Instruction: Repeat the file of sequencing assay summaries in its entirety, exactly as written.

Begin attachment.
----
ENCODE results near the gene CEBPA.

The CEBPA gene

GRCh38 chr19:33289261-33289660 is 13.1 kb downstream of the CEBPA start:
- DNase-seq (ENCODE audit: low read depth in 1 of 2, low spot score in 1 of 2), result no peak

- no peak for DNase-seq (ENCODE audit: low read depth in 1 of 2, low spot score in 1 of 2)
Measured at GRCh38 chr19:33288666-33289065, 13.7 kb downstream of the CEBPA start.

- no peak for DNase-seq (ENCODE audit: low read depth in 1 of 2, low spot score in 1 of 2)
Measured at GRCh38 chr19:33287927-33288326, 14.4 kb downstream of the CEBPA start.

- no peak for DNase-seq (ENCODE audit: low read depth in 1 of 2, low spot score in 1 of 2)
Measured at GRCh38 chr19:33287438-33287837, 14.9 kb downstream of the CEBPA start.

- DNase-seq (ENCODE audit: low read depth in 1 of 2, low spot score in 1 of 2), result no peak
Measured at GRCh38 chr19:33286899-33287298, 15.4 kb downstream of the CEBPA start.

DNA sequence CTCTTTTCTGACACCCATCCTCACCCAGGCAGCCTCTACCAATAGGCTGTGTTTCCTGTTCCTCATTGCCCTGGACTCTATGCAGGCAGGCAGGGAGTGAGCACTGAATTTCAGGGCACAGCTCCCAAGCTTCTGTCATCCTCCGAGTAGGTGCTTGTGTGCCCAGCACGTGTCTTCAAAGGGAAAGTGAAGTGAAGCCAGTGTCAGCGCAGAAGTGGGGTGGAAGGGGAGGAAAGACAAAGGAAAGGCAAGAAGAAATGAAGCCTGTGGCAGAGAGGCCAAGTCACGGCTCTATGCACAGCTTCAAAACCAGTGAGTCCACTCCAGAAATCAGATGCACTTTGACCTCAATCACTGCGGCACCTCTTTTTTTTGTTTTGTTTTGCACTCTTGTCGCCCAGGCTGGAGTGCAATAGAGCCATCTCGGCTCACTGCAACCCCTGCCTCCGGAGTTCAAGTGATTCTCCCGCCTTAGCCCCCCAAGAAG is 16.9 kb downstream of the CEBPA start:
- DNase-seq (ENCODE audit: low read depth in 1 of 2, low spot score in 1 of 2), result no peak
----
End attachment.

ENCODE results near the gene CEBPA.

The CEBPA gene

GRCh38 chr19:33289261-33289660 is 13.1 kb downstream of the CEBPA start:
- DNase-seq (ENCODE audit: low read depth in 1 of 2, low spot score in 1 of 2), result no peak

- no peak for DNase-seq (ENCODE audit: low read depth in 1 of 2, low spot score in 1 of 2)
Measured at GRCh38 chr19:33288666-33289065, 13.7 kb downstream of the CEBPA start.

- no peak for DNase-seq (ENCODE audit: low read depth in 1 of 2, low spot score in 1 of 2)
Measured at GRCh38 chr19:33287927-33288326, 14.4 kb downstream of the CEBPA start.

- no peak for DNase-seq (ENCODE audit: low read depth in 1 of 2, low spot score in 1 of 2)
Measured at GRCh38 chr19:33287438-33287837, 14.9 kb downstream of the CEBPA start.

- DNase-seq (ENCODE audit: low read depth in 1 of 2, low spot score in 1 of 2), result no peak
Measured at GRCh38 chr19:33286899-33287298, 15.4 kb downstream of the CEBPA start.

DNA sequence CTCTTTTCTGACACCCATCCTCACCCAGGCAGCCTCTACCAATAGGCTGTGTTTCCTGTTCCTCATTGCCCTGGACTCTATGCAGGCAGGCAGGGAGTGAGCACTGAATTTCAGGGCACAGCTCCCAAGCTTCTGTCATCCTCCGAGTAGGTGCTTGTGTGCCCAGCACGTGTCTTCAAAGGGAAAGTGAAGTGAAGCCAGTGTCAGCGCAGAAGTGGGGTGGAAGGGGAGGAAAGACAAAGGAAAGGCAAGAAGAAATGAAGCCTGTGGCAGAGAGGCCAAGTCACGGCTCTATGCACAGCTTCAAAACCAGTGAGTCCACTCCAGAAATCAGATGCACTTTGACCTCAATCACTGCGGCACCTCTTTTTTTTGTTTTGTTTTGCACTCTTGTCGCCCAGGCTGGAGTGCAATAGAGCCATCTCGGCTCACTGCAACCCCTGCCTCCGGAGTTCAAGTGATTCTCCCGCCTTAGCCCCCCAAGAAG is 16.9 kb downstream of the CEBPA start:
- DNase-seq (ENCODE audit: low read depth in 1 of 2, low spot score in 1 of 2), result no peak